been a comedy with this many ass kickings since the Coen brothers’ Miller’s
Crossing? The only thing that comes to mind is Michael Bay’s recent Pain
& Gain, which has not only ass kickings, but dismemberments,
bludgeoning and deaths.
The Angels’ Share isn’t as grim as either of those two very different
movies, but because it’s directed by Ken Loach, the sort of grandfather of
British social realism in film, it has its darker moments. Robbie (Paul
Brannigan) is beaten to a pulp at least twice, and at one point holds a knife
to another character’s eye and threatens to gouge it.
prelude to the comedy—seriously. The Angels’ Share is a caper film about
second, third and fourth chances. And even if those chances all have to do with
crime, they’re crimes with an eye toward pulling a big enough score that one
never has to commit another crime or need more chances.
Such is the
set-up for many a caper comedy. Loach and his frequent collaborator,
screenwriter Paul Laverty, manage to subvert expectations while delivering
hearty laughs and even adding a little pathos.
young Glaswegian with a history of getting into fights and landing guys in the
hospital. At a court hearing, he tells the judge he’ll go straight this time if
given the shot—his girlfriend, Leonie (Siobhan Reilly) is pregnant with their
son—and he wants to be a positive force in his kid’s life.
Robbie has a jacket an inch thick, the judge agrees to let Robbie off with 300
hours of community payback, the UK’s version of community service. It’s there,
while working in a dilapidated building, that Robbie meets Harry (John
Henshaw), a tough but warm supervisor, who encourages Robbie to stay straight.
introduces Robbie to fine whiskey, and as it happens, Robbie has a nose for it.
He even impresses a few serious whiskey authorities, including Rory McAllistair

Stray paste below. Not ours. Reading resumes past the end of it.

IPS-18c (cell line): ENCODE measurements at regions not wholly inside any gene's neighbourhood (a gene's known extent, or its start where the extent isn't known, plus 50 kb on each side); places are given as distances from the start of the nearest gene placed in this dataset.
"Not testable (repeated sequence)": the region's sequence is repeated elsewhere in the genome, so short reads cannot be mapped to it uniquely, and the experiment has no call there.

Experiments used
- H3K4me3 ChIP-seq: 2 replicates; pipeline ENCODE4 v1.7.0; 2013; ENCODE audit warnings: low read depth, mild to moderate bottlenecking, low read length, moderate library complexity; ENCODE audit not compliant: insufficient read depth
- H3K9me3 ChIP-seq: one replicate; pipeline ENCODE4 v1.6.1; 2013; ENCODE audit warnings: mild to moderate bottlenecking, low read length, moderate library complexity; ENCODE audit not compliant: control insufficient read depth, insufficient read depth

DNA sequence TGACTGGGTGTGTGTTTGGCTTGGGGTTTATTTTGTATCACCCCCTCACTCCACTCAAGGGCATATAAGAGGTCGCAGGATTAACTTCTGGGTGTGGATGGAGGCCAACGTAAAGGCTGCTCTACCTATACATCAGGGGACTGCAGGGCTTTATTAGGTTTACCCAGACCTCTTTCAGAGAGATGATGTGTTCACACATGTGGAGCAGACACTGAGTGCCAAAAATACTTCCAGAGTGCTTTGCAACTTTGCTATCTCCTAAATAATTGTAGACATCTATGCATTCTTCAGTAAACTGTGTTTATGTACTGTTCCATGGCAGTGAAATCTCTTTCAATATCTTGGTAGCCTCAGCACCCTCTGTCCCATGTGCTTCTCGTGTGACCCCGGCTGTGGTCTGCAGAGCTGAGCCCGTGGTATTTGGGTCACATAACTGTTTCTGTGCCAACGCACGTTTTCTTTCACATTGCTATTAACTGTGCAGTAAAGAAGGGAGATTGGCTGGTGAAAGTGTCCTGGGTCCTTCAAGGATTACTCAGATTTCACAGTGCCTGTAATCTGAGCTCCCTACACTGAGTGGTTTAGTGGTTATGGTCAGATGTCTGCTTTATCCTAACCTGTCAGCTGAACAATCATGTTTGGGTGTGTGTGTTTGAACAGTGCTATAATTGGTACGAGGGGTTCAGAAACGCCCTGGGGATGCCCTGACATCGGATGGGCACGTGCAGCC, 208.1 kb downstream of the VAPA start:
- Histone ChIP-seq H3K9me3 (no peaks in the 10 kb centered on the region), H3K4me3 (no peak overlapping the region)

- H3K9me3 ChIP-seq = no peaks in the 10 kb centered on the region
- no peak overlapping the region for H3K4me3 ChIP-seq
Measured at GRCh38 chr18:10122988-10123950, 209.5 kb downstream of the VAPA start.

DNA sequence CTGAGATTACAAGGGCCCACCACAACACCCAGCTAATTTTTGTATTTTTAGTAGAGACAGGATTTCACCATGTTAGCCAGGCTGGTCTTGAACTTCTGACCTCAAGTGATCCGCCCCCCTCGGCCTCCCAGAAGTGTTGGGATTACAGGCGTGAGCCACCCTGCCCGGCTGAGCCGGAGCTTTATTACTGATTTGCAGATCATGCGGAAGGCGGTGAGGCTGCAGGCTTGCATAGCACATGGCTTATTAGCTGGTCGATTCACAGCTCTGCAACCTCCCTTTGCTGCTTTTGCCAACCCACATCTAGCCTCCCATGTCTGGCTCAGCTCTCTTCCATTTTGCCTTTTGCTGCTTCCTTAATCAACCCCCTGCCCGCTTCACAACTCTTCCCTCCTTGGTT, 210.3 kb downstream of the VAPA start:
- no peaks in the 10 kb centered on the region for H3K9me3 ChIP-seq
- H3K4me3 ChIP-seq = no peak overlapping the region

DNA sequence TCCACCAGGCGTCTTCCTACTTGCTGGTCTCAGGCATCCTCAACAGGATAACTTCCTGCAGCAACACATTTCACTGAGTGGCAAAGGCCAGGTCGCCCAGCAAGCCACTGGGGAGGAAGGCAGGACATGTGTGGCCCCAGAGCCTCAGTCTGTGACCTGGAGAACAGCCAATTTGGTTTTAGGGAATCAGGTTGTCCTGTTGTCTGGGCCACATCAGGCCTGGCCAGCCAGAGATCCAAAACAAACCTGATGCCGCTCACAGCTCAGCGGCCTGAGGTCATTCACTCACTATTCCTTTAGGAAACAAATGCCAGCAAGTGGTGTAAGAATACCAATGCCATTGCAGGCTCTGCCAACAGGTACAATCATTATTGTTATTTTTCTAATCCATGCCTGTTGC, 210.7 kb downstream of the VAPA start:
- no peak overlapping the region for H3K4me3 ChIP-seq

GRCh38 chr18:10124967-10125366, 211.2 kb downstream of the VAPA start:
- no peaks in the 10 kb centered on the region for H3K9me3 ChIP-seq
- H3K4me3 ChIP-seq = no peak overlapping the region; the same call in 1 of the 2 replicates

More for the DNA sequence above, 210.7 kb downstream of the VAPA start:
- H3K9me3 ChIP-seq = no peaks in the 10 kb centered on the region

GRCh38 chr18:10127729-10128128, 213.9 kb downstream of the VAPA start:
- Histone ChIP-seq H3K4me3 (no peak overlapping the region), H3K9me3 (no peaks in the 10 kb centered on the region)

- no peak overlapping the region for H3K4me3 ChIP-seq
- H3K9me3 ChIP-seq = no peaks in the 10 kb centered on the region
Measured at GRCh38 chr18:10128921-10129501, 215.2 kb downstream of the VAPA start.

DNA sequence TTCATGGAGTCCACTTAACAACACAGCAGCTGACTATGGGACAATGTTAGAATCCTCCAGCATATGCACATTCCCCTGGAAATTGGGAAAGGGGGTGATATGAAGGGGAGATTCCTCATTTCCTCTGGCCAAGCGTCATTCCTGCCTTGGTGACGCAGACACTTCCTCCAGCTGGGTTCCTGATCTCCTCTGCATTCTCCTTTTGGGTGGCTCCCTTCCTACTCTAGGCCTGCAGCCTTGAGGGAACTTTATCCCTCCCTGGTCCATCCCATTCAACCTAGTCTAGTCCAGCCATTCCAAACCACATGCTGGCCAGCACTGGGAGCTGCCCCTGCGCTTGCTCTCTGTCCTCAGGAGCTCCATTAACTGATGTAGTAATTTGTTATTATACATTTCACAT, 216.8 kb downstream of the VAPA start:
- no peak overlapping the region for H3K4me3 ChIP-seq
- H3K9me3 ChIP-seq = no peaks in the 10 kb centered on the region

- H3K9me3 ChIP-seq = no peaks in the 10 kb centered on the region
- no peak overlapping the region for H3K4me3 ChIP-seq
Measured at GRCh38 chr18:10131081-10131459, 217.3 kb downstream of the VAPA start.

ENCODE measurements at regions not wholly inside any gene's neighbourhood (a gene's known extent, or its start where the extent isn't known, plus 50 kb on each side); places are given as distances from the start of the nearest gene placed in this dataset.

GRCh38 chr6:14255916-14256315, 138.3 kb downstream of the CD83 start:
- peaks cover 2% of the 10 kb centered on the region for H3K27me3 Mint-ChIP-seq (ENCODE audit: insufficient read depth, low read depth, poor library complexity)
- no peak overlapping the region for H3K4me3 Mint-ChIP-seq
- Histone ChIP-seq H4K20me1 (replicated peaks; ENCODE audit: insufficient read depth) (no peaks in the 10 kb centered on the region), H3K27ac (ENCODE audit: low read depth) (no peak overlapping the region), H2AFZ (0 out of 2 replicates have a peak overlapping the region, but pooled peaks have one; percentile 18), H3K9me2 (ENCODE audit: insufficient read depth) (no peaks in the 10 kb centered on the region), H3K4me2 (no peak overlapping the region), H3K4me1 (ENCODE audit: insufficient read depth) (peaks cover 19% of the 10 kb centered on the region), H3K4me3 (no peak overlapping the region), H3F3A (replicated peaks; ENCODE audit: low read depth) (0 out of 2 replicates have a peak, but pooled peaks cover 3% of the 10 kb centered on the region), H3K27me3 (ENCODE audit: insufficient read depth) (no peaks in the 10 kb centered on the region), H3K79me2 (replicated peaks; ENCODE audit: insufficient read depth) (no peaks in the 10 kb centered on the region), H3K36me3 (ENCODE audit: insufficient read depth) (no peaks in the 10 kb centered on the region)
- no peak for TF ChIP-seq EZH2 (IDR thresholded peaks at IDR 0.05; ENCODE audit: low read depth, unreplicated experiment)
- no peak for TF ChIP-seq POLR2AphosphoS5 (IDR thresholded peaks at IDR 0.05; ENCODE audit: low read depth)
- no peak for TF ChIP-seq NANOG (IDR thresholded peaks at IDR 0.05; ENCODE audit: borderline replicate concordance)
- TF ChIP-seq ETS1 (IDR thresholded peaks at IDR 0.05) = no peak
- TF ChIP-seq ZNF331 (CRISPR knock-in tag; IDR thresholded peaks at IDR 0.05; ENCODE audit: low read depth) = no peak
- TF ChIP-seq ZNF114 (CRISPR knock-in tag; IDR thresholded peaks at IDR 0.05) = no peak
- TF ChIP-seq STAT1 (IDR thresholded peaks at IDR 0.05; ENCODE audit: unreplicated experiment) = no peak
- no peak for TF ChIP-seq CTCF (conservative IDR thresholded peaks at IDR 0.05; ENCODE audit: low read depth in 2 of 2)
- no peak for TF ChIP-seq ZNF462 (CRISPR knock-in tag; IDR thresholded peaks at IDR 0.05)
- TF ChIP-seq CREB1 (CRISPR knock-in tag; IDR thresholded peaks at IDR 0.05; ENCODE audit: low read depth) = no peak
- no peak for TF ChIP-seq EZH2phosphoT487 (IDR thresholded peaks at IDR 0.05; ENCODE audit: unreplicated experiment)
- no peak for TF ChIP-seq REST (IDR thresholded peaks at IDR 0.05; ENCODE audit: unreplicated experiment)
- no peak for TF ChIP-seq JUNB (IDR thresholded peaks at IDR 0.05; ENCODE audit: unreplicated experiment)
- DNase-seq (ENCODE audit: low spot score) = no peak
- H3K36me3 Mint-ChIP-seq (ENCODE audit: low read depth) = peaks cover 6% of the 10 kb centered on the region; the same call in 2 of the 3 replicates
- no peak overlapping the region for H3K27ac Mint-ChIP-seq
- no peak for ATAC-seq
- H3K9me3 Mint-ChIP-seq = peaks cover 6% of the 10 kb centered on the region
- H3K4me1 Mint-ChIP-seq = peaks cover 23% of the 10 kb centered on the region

(played by real life authority Charles Maclean).
comes into the story when Leonie’s father offers Robbie a deal to take some
money, leave Glasgow and go to London. Robbie—who’s constantly being chased
down by a local tough named Dougie (James Casey), whose father has a problem
with Robbie’s father—refuses the deal, intent on raising his son.
It just so
happens that a cask of Malt Mill, a long-thought-to-be-lost Scotch whiskey, has
been discovered and is set for auction. Robbie and his friends, Mo (Jasmin
Riggins), Rhino (William Ruane), and Albert (Gary Maitland), dressed as
Highlanders and with a fake whiskey club name, conspire to steal from the cask
and sell the Malt Mill for tens of thousands of pounds to the highest bidder.
The crime of
stealing the whiskey is simultaneously one of the funniest and most tense
on-screen thefts in the past few years; Robbie attempts to siphon the liquor
into empty Irn-Bru bottles as his co-conspirators wait outside. Needless to say,
he’s interrupted; needless to say, he’s nearly caught more than once.
One of the
most appealing things about The Angels’ Share (the 2 percent of whiskey
that evaporates from a cask each year) is its ability to change tone so often
and so successfully. Brannigan, a non-actor who’s been homeless, brings
intensity and sincerity to the role, and it helps him and the rest of the cast
get through some of its sillier moments—any scene where all the thieves are
posing as Highlanders, for example. Another bonus is the heavy brogue that each
actor carries, along with a million utterances of the word “cunt” as if it were
just another word.
Robbie and his pals go straight is another story for another time, but The
Angels’ Share has everything—street fights, comedy and drama—and there’s
even a ride off into the dull gray mist in place of a sunset. It’s still
Glasgow, after all.
THE ANGELS’ SHARE
Directed by Ken Loach
With Paul Brannigan, Jasmin Riggins and William Ruane
Santa Fe Reporter